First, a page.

A century later, in St. Louis, Bosnians’ economic survival has also come at a heavy price. Upon arrival in the 1990s, regardless of their education, Bosnians typically worked long hours in low-paying jobs. As a result, they often sacrificed close relationships with their children, who learned English in the schools and who just wanted to fit in. The pain of the elders’ wartime memories has only deepened the intergenerational rift. Silence about the past pervades many Bosnian families. Younger Bosnian-Americans are therefore deeply affected by a war and genocide that they neither remember nor understand. The history of Banat Swabians in St. Louis tells us that it takes but one generation to forget. For Bosnians, intergenerational forgetting would be especially tragic, because it is exactly what the people who drove them out of Bosnia wanted. Personhood, I have learned, is complicated, especially for the displaced. If immigrants and refugees are to flourish in their host culture, then they must be allowed to live out the full range of their transnational identities, in all of their contradictory complexity. To require anyone—but especially an immigrant or refugee—to assume a singular identity is not only inhumane; it is also foolish, at odds with lived experience. It is my fervent hope that St. Louis’s Bosnians will escape the tragic limits on identity that American institutions of the past placed on John Gergen and others like him.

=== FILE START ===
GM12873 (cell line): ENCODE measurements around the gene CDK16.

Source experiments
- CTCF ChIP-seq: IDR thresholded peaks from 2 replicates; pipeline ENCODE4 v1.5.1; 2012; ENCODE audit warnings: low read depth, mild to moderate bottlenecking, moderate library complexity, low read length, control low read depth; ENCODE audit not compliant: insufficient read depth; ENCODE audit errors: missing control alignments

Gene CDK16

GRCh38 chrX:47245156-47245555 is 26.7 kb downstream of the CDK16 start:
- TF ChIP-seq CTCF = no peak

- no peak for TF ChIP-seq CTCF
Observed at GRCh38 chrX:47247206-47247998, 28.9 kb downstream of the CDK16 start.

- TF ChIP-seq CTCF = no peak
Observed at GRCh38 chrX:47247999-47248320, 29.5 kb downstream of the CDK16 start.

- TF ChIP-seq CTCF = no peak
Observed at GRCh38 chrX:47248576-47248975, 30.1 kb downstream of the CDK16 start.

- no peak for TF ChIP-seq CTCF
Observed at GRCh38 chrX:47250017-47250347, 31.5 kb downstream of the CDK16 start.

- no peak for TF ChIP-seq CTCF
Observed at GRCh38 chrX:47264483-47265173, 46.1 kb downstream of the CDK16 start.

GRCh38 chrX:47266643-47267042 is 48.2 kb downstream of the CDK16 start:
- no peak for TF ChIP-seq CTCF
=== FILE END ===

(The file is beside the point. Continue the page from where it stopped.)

Join Benjamin Moore for a virtual talk about his book on Tuesday April 20th at 7p.m., hosted by Left Bank Books in St. Louis, Missouri. Visit this website for more information.

The Saint Louis African American Community and the Exodusters

In honor of Black History Month, we’re pleased to share a guest blog post by Bryan Jack, author of The St. Louis African American Community and the Exodusters, which was released this month in paperback. In this post, Jack introduces us to the story of Jacob Stevens, an Exoduster who traveled to St. Louis to escape the post-Reconstruction racial violence in the South. Jack is Associate Professor of History at Southern Illinois University Edwardsville, where he teaches African American history and is director of SIUE’s Universities Studying Slavery initiative. He is the editor of the book Southern History on Screen and his scholarship has appeared in the journals: The Confluence, Americana, The Griot, The Councilor, The Journal of American Studies of Turkey, and U.S. Studies Online. He and his wife Jenny live in St. Louis, Missouri.

“The Negro Exodus–the Old Style and the New” appeared in Harper’s Weekly May 1, 1880. The artist is unknown. Note the comparison of the Exodusters seeking freedom with the runaway escaping slavery.